Federal CircuitThe Internet-enabled business method patent just clutched its chest and fell over dead.The cause of its demise is theUltramercial v Hulu (Fed. Cir. 2014) case in the Court of Appeals for the Federal Circuit.  The Ultramercial patents address a typical Internet-enabled business method.  Under the patents, a consumer agrees to view an advertisement and then is allowed to see or hear copyrighted text, audio or video for free over the Internet.  The provider tracks the number of times the advertisement is displayed and receives payment from the advertiser.Bah, you say –  how could that invention ever be considered patentable?Well you might ask, but this is the third time that the Federal Circuit Court has considered the same case.  In the first two iterations, the Federal Circuit found the Internet-enabled invention to be patentable subject matter.  Both prior cases were reversed by the Supreme Court and sent back for further consideration.  This time, the Federal Circuit bowed to the inevitable and followed the Supreme Court’s decision in Alice v CLS Bank and determined that the invention is abstract (and hence not patentable on its face) and that none of the technological steps in implementing the invention ‘transformed’ the non-patentable abstract idea into a patentable invention.The patent owner argued that the Internet-based advertising system was patentable subject matter because it was new – no one had ever delivered content in this manner before.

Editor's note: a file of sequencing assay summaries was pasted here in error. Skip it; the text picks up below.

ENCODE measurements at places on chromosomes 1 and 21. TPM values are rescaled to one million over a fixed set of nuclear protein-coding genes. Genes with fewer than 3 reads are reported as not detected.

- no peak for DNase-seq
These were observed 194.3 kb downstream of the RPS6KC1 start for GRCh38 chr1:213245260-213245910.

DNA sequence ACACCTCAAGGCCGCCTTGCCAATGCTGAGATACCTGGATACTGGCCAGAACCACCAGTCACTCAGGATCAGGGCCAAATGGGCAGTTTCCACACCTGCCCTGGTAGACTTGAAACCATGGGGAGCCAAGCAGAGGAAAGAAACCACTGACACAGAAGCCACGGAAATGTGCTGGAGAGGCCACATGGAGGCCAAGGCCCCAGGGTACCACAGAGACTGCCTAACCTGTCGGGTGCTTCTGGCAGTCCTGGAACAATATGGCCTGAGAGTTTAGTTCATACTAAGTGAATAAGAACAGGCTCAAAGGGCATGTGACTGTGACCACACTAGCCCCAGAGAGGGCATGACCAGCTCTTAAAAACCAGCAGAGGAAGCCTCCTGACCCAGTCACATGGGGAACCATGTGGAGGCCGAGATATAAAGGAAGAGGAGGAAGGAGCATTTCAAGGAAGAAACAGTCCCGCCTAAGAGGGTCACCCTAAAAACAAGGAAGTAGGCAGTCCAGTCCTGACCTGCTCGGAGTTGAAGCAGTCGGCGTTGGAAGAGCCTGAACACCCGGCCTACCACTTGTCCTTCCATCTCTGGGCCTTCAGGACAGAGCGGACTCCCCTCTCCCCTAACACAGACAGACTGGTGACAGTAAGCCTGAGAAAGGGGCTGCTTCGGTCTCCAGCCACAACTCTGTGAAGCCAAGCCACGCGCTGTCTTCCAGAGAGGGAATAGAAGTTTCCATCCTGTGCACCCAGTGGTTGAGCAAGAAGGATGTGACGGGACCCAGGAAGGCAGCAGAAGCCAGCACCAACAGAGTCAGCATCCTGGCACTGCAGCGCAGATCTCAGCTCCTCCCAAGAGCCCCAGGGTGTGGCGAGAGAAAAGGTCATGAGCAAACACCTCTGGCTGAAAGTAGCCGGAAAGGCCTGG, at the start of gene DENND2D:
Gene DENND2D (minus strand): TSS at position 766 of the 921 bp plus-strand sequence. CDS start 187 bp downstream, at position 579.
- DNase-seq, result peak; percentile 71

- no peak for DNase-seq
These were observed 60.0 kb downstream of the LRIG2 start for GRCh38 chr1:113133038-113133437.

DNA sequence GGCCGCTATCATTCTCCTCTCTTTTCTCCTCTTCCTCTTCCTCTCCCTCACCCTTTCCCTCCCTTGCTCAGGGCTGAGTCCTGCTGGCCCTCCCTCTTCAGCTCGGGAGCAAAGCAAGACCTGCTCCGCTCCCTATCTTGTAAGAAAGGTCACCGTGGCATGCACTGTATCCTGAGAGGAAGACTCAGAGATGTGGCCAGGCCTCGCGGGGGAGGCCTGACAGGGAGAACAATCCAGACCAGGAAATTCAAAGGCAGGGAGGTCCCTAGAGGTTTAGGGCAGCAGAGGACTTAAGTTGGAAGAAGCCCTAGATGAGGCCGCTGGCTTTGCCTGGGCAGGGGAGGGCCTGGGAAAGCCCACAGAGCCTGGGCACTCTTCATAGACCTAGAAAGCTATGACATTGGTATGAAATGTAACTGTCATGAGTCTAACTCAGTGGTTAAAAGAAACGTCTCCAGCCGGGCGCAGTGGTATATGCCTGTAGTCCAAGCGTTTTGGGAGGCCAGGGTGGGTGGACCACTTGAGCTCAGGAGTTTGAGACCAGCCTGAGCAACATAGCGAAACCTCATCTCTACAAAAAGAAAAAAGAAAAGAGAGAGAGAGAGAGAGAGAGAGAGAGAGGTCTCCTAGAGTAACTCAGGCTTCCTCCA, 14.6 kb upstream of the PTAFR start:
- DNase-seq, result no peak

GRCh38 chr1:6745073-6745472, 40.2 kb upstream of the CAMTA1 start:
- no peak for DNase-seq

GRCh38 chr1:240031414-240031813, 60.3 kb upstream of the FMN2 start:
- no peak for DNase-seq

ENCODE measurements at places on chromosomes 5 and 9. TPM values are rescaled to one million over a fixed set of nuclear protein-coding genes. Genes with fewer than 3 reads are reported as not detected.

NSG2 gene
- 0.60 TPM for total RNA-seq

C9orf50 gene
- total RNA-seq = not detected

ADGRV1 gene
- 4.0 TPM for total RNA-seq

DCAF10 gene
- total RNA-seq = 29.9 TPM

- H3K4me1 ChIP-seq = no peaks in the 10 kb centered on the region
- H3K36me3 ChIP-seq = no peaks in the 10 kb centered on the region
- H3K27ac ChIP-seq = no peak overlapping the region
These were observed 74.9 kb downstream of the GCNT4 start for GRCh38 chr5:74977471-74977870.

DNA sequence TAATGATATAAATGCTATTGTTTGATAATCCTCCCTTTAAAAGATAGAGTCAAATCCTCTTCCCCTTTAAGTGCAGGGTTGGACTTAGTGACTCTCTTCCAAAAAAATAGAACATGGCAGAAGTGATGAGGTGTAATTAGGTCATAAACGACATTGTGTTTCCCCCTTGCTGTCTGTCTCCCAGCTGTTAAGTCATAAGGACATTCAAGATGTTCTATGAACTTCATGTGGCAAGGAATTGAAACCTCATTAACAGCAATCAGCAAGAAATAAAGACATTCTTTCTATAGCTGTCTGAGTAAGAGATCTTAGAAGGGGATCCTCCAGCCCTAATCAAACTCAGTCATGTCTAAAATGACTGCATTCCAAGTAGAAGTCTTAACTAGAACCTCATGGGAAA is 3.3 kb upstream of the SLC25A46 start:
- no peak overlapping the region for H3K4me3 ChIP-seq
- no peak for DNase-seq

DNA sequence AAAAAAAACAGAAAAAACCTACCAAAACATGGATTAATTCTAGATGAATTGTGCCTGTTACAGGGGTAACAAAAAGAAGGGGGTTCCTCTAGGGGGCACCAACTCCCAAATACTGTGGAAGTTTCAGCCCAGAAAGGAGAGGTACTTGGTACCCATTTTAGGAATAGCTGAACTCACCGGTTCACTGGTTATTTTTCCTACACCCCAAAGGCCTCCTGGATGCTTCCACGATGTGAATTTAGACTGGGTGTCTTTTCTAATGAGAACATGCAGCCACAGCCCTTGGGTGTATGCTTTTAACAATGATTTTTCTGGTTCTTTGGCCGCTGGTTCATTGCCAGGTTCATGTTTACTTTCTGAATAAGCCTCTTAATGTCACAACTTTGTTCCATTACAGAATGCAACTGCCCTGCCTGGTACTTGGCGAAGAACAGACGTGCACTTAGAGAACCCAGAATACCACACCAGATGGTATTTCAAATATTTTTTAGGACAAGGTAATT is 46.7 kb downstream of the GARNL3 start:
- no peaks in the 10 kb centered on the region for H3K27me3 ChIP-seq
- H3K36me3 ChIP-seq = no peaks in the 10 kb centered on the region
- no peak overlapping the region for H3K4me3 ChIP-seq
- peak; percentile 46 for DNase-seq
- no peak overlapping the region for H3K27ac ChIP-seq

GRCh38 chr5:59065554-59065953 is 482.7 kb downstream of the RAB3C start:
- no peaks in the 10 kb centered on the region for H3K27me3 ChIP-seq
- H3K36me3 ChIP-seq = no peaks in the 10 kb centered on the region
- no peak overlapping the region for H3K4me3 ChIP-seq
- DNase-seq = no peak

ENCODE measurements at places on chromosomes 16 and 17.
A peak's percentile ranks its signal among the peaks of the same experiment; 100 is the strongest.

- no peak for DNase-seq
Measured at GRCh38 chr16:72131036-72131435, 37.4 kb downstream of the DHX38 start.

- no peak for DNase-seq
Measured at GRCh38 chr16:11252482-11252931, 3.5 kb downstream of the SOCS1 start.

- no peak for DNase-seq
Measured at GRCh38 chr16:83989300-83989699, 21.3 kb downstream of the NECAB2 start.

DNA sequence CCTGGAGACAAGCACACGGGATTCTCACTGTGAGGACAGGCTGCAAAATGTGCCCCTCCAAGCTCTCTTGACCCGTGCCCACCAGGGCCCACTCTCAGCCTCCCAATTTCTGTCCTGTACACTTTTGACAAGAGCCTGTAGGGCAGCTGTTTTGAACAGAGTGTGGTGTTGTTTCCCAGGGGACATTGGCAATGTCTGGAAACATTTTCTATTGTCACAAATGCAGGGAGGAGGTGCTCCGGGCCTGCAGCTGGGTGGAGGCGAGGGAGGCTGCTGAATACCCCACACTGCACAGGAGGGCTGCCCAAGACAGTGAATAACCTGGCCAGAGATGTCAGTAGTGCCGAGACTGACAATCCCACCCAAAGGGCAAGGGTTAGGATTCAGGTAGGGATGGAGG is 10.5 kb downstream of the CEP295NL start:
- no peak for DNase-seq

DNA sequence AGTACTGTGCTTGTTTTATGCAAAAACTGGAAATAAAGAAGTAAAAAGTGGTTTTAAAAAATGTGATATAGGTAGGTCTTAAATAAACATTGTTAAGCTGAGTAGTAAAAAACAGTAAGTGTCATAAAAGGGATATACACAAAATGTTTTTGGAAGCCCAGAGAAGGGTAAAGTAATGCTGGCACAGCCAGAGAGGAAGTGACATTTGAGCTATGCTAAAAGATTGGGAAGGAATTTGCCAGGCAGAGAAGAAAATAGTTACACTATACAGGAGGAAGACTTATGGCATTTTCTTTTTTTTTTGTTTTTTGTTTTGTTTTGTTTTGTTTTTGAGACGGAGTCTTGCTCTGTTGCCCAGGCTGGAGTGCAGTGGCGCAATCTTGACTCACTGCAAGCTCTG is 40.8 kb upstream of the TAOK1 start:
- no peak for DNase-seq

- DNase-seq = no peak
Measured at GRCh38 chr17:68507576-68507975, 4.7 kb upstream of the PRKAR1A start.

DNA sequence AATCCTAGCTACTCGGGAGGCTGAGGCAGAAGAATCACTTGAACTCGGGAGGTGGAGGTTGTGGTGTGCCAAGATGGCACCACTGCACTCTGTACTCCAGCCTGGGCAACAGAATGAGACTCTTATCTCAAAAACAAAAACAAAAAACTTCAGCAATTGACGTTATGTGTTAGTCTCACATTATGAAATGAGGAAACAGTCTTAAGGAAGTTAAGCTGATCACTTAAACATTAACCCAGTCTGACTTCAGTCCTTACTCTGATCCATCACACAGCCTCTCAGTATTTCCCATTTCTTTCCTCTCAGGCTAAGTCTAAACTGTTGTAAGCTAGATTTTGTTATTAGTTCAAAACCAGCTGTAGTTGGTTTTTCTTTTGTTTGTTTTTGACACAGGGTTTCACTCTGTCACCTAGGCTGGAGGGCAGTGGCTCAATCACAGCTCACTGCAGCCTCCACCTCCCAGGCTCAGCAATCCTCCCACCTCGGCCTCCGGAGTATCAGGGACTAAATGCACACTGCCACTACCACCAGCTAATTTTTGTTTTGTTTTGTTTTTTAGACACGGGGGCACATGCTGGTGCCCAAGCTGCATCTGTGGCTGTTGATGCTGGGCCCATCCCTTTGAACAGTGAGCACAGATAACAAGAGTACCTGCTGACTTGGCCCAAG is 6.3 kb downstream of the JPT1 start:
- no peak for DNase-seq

You, astute reader, are squirming in your chair and pointing out that patentable subject matter (controlled by §101 of the patent statute) is a completely different issue from whether an invention is new; that is, whether the invention is ‘novel’ under §102 of the statute or ‘obvious’ under §103.  You are correct; however, we may forgive the patent owner on this point.  The Supreme Court, in its usual ham-fisted approach to patents, blended patentable subject matter, novelty and obviousness in its recent decisions, finding that inventions were not patentable subject matter apparently because they were not new.  The Federal Circuit in Ultramercial considered that novelty was a factor to be considered, but did not convert the abstract idea into a patentable invention.A concurring opinion by Judge Mayer would go further.  He believes that the Supreme Court has imposed a ‘technological arts’ test for patentable subject matter.  He would exclude ‘entrepreneurial’ inventions directed to business, law and the social sciences.

The bottom line: don’t count on patent protection for that Internet-enabled business idea that you’re eager to launch.

-Robert Yarbrough, Esq.